Falloff of illumination towards the corners of the frame is well controlled for a lens of this type. At 16mm the corners are 1.62 stops darker than the image centre and at 300mm the corners are 1.27 stops darker. Visually uniform illumination is achieved with the lens stopped down to f/8 or beyond throughout the zoom range.

As is often the case with super zoom lenses, distortion is at both ends of the range, although it isn't too intrusive with this lens. At 16mm 5.4% barrel distortion is present, which is a reasonably high level and at 300mm 0.87% pincushion distortion is present, which is much less noticeable. The distortion pattern is uniform across the frame, so any distortion should be relatively easy to correct in image editing software afterwards if required.

A petal-shaped hood is supplied with the lens, which does a decent job of shielding the front element from extraneous light that may cause flare or loss on contrast. At 300mm, shooting into the light does result in a slight loss of contrast, but otherwise, this lens is fairly resistant to flare.

Tamron 16-300mm f/3.5-6.3 Di II VC PZD MACRO Sample Photos

Additional sample photos can be found in our Tamron 16-300mm f/3.5-6.3 Di II VC PZD Macro Lens Quick Review, using a Canon EOS 7D.

Value For Money

This 16-300mm lens costs around £530, which is very reasonable for a newly released lens, especially as the 18.8x zoom range is currently unique.

Canon's closest offering is their EF-S 18-200mm f/3.5-5.6 IS USM lens, which costs around £370. However, this lens sacrifices 2mm from the wide and a whopping 100mm from the telephoto end, compared to this Tamron optic.

Nikon's closest equivalent is their newly released AF-S DX 18-300mm f/3.5-6.3 VR lens, which costs around £615 and sacrifices 2mm for the wide end of the range compared to this Tamron.

Sony's closest equivalent is their 18-250mm DT AF lens, which costs around £430, but sacrifices silent focusing with full time manual override, 2mm from the wide end of the zoom range, and 50mm for the telephoto end.

Finally, Sigma's closest equivalent is their 18-250mm f/3.5-6.3 DC OS HSM lens, which costs around £300. Although this lens has silent focusing motor, it doesn't allow manual overrides at any time. Also, like the Sony lens, it sacrifices 4mm from the wide end of the zoom range and 50mm from the telephoto end.


Tamron 16-300mm f/3.5-6.3 Di II VC PZD Macro Verdict

Not only have Tamron delivered a lens that offers a uniquely huge zoom range, but they've managed to make one that performs well, is well specified, and is good value too.

Although those who will only really be sated by the absolute sharpest of lenses may not be overly excited by this lens, those who value convenience will find this lens is more than adequate for general photography. The compact size, light weight and splash proof construction make this lens an ideal travel companion, and the lens' ability to focus down to 39cm makes frame-filling close-ups possible.

Overall, this is a very versatile lens, which should win over many fans.

  The Tamron 16-300mm f/3.5-6/3 offers a uniquely huge 18.8x zoom range, performs well, delivers good value for money and has impressive close up focus performance making this an ideal travel zoom lens.

Tamron 16-300mm f/3.5-6.3 Di II VC PZD Macro Pros

Very good sharpness in the centre
Extreme 18.8x zoom range
Effective VC system
Good build and splash proof construction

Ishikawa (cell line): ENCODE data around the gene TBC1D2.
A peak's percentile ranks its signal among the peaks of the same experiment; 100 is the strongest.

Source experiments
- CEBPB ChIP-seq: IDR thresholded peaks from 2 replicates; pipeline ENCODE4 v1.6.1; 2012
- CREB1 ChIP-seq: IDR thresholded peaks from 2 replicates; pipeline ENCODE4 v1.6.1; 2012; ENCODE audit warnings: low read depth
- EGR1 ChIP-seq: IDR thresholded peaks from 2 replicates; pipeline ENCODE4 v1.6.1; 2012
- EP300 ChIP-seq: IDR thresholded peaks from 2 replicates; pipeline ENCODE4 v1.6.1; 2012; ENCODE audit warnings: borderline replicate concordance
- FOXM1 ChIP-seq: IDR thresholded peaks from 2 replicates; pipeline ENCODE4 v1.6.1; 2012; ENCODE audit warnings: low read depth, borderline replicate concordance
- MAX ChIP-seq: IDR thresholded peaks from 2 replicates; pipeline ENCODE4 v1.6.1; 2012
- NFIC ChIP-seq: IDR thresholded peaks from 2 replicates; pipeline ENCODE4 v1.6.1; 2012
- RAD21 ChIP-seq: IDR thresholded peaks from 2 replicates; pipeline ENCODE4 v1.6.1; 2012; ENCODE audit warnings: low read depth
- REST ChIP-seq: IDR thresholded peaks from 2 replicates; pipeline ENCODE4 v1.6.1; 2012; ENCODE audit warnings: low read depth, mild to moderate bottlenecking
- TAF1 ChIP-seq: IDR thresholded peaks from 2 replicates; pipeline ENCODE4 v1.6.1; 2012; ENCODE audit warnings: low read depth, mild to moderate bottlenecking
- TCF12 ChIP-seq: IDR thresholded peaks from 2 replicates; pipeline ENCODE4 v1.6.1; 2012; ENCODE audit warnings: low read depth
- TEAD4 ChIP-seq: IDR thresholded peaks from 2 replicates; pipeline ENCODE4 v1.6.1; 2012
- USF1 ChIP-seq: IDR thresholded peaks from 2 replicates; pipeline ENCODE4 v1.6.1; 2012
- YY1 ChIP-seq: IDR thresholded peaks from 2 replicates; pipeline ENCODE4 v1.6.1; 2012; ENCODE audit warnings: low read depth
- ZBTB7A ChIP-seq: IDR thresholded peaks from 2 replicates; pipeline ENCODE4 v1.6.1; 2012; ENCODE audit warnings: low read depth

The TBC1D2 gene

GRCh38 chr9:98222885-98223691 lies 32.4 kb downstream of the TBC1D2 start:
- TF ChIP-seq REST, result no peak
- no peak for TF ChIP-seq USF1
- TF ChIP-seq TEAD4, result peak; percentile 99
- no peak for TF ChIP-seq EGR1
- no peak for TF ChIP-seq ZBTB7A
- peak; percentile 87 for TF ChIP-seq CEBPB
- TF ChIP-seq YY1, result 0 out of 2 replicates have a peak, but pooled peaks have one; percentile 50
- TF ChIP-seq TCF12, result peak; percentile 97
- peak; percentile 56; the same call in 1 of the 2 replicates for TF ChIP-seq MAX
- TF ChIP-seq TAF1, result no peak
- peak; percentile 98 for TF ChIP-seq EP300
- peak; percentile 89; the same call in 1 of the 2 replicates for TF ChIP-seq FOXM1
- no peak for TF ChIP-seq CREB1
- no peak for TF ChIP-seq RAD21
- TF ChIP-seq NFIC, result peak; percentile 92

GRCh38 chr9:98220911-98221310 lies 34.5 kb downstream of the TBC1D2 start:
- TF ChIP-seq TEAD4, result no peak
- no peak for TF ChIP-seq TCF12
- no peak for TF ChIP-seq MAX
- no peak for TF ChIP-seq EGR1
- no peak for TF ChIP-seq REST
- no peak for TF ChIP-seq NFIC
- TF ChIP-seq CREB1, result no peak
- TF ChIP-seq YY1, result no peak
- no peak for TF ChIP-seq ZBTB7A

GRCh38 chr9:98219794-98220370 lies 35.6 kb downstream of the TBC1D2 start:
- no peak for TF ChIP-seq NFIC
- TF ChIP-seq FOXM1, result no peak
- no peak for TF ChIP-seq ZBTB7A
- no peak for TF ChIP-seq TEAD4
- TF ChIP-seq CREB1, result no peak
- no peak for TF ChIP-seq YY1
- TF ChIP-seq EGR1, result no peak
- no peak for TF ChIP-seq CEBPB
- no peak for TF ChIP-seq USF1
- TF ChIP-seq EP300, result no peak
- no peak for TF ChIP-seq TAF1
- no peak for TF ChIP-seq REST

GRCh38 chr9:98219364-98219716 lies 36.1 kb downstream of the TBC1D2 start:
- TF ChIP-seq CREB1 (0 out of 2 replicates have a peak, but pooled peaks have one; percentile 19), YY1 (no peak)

Compact and lightweight
Focuses very close for a lens that covers 300mm

Tamron 16-300mm f/3.5-6.3 Di II VC PZD Macro Cons

CA levels towards edges of the frame are high at 300mm
Performance towards the edges of the frame falls behind at 18mm and 300mm


Tamron 16-300mm f/3.5-6.3 Di II VC PZD MACRO Specifications

Lens Mounts
  • Nikon AF
  • Canon EF-S
  • Sony Alpha
Focal Length16mm - 300mm
Angle of View5.2° - 82.12°
Max Aperturef/3.5 - f/6.3
Min Aperturef/22 - f/40
Filter Size67mm
35mm equivalent24.8mm - 465mm
Internal focusingYes
Maximum magnificationNo Data
Min Focus39cm
Box Contents
Box ContentsFlower-shaped Lens hood, front and rear lens cap

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ElSid 14 11 United Kingdom
17 Jun 2014 10:59AM
Someone needs to go back to school - 18-16mm = 2mm not 4mm...Tongue
joshwa Plus
11 927 1 United Kingdom
17 Jun 2014 11:03AM
Updated thanks
Dackj 5 1
17 Apr 2017 11:35PM
I thought this would be a perfect one lens solution but I did some test photos against a Canon 70-300 which my local shop had used for 1/2 the price. Here is the rub, I gained the 16-70 mm range but the Tamron at 300 was the same magnification as the Canon at 200 mm. I've heard of lens float but that's huge! Tested it against an old Canon 50-200 and again the Tamron matched the 200mm setting of the Canon. Checked the Tamron 18-200 and at 200 it was about equal to the Canon at 160mm. Not sure who is right but I'll take the higher magnification of the Canon for half the price.
12 May 2017 8:24PM
Thanks for an excellent review.

I have just acquired of these lenses for my EOS 70D. I have been trying out some shots at 300mm. Very close up, macro, I get good sharp results, but further away (say 2m) it gets much softer in comparison (both centre frame). I have used a tripod, indoors to avoid any breeze, using contrast based focus and also manual focus (which allows a x10 on the LCD for precise adjustment, though auto is very good). I have tried from F6.3 up to F22, with best results at F8. ISO 100 and speed adjusted accordingly (but on tripod). VC mode off as on tripod. I have viewed both jpg and raw (no difference really). See attached in both macro and at 2m (ish), though I may need to post enlarged.

In coming to the soft assessment, I looked at the sample photo of the berries taken in the review, which is quite excellent for such a lens.

Any ideas? Had the sample photo been processed with an unsharpen mask etc? Could you have been very lucky with the lens you tried? Would alignment at Tamron improve things for me?